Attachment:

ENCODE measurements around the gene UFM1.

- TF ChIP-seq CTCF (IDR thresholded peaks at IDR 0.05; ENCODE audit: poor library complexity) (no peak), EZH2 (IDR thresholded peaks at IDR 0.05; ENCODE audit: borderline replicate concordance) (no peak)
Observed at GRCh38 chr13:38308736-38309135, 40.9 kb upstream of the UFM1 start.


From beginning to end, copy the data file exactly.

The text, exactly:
ENCODE measurements around the gene UFM1.

- TF ChIP-seq CTCF (IDR thresholded peaks at IDR 0.05; ENCODE audit: poor library complexity) (no peak), EZH2 (IDR thresholded peaks at IDR 0.05; ENCODE audit: borderline replicate concordance) (no peak)
Observed at GRCh38 chr13:38308736-38309135, 40.9 kb upstream of the UFM1 start.